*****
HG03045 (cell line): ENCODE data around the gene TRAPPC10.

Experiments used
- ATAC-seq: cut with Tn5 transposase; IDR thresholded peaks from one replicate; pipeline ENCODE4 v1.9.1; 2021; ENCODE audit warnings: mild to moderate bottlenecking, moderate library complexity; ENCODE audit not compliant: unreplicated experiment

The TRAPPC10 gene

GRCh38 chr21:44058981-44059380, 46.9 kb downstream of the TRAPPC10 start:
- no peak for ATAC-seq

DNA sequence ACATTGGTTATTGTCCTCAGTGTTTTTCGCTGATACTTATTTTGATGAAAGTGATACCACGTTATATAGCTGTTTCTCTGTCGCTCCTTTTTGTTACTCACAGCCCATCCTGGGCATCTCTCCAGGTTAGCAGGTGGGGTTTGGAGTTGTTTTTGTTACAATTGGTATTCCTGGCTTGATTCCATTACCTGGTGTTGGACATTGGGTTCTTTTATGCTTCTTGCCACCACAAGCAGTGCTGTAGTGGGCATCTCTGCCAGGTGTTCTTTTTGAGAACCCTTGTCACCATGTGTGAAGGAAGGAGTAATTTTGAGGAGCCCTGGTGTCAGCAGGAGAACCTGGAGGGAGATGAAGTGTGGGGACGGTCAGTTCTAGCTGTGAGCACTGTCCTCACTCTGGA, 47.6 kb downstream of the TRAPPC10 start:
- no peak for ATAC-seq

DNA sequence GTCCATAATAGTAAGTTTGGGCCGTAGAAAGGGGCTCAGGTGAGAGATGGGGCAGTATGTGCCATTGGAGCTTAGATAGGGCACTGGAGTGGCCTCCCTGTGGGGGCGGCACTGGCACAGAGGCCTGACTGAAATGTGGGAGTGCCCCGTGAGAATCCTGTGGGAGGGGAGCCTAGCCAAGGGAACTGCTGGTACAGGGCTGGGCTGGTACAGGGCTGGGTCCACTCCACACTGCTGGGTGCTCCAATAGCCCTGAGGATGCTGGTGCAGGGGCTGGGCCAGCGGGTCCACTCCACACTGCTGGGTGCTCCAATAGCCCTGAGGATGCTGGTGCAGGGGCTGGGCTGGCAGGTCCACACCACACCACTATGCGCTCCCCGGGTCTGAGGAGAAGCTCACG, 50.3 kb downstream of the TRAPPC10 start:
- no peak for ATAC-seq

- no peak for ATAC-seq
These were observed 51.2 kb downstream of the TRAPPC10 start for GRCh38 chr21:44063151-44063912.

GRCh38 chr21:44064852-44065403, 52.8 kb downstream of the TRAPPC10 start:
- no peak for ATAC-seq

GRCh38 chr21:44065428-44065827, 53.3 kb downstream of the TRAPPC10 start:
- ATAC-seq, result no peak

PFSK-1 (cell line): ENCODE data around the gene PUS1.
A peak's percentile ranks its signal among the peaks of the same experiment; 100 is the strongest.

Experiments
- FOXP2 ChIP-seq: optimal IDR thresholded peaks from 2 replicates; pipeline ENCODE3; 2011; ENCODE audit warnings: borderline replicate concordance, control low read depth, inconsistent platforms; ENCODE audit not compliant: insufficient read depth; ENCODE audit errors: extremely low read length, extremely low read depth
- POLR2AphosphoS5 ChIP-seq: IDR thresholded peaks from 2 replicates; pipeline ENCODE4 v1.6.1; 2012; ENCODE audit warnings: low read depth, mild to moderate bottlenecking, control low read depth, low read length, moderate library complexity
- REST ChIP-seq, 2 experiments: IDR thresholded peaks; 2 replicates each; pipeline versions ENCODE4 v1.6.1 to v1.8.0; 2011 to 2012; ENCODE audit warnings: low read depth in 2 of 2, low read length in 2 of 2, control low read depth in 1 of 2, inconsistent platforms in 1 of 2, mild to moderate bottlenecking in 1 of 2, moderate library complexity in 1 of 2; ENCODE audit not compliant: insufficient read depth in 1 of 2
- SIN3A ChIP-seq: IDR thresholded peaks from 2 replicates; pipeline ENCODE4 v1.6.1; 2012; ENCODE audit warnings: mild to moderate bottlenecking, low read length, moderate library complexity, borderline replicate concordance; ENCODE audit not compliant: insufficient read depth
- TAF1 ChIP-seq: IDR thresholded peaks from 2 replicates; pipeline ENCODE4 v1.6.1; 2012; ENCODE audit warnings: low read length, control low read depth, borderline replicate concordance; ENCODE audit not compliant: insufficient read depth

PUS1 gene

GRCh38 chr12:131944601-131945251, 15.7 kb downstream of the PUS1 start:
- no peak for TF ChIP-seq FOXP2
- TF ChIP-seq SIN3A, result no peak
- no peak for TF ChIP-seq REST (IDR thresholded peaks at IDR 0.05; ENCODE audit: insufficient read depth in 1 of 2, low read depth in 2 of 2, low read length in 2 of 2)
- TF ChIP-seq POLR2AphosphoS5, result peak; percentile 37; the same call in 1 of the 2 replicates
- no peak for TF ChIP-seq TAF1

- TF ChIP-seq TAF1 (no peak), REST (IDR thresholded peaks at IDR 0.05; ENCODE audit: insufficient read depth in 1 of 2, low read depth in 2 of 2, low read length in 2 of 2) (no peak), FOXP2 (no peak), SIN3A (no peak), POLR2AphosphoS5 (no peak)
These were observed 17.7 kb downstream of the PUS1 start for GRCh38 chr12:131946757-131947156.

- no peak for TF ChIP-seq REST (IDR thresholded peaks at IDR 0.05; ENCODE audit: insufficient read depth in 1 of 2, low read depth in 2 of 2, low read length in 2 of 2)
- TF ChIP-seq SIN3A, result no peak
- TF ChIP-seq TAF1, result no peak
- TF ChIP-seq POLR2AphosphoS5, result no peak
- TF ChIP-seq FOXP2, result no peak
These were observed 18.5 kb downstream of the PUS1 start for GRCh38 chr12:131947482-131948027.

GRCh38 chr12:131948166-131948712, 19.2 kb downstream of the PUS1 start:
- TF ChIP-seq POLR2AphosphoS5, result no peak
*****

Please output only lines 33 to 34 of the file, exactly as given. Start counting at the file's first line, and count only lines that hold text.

These were observed 17.7 kb downstream of the PUS1 start for GRCh38 chr12:131946757-131947156.

- no peak for TF ChIP-seq REST (IDR thresholded peaks at IDR 0.05; ENCODE audit: insufficient read depth in 1 of 2, low read depth in 2 of 2, low read length in 2 of 2)